I joke that I like to “plan my spontaneity,” but most who know me well, know I am not really joking. Over the years, friends and colleagues have encouraged me to drop my guard, to be less “bossy” and to compromise more. Let someone else plan something for a change, they’d say. What they didn’t understand is that my desire to control my universe is deep-rooted. It started with a revelation when I was about eight years old.
I remember being in the middle of playing house in our basement. I was feeding my teddy bear in a highchair when I was unceremoniously summoned to our kitchen table for dinner. As I climbed the creaking stairs to the kitchen I was overcome by a thought. I could pause or freeze activity with a snap of my fingers. That way, when I came down the stairs after dinner, a mere snap of my fingers would restart the game where I had left it. Teddy would not go hungry after all. I was in control of my basement domain. In hindsight, that feeling was both empowering and exhilarating.
As the years passed, I modified that finger snap which had served me so well as a young girl. The sound of the locking deadbolt on my front door had much the same effect. Behind that locked door, I was the queen of my castle. It was my sanctuary and I filled it with scented candles, fresh flowers, music, books, and movies to lose myself in. I didn’t have to compromise. Life is good when you are the queen.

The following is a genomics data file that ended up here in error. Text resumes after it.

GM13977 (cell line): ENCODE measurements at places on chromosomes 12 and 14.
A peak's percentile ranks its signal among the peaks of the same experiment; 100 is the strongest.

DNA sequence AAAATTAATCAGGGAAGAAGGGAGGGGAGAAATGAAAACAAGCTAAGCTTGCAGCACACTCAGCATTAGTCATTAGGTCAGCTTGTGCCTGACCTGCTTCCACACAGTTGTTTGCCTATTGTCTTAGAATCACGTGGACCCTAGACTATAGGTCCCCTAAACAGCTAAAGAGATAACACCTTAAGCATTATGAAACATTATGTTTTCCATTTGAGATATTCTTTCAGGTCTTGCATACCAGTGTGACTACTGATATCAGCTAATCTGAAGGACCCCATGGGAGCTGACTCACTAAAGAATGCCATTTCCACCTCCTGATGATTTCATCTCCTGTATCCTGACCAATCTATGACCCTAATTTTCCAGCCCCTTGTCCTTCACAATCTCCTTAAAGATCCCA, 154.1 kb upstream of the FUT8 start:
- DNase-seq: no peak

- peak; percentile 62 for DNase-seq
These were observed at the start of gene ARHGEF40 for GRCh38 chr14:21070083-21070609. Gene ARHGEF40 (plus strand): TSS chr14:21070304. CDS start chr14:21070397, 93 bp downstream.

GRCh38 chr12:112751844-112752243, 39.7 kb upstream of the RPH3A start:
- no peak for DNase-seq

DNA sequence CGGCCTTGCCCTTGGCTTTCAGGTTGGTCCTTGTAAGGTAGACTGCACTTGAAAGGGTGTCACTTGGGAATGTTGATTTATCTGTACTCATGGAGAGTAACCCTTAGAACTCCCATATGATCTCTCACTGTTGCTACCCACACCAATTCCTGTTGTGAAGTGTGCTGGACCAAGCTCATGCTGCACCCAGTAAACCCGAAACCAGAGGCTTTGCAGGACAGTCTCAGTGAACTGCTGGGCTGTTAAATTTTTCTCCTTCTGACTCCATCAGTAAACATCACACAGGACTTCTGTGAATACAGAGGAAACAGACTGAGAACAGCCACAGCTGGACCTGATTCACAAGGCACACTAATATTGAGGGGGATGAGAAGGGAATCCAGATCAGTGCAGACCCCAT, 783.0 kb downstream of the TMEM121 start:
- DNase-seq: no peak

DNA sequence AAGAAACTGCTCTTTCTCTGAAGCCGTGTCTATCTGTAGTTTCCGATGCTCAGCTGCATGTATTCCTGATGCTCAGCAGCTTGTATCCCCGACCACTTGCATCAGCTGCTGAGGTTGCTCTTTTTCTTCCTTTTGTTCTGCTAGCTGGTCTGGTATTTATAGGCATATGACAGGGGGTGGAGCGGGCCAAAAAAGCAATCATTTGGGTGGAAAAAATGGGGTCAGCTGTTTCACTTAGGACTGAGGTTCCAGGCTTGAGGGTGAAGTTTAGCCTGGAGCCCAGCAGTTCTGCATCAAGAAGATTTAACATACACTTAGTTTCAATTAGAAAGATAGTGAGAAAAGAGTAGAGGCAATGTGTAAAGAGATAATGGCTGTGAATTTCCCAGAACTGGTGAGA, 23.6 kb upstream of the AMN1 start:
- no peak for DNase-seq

To support my realm, I had chosen a career in journalism followed by one in public relations. Both are characterized by an almost total lack of control. You might have a plan for the day, but you were entirely dependent on the news cycle.
It is ironic that a control freak had chosen two professions that test the limits of control on a regular basis. The answer was to do everything in my power to manage the unmanageable. Instead of feeling overwhelmed by a late-breaking story or new project, I took comfort and gained confidence from researching the topic. That led to knowledge and meant plans could be made. Resources could be tapped. And there was always the satisfying sound of the locking deadbolt when I returned home at night.
I’ve often wondered about the choices I’ve made. Single by choice, not circumstances. Childless. And despite always wanting a dog, I just could not bring myself to do it. I did not want anyone or anything dependent on me because that dependence would undermine my ability to control my environment. I needed those hours at home, alone, to recharge my batteries so that I could handle whatever tomorrow would bring.
At 57, I still have a strong need for time alone, and I’m fairly certain my controlling tendencies are here to stay. I have learned over the years that they reinforce one another and can be the source of great joy and fulfillment.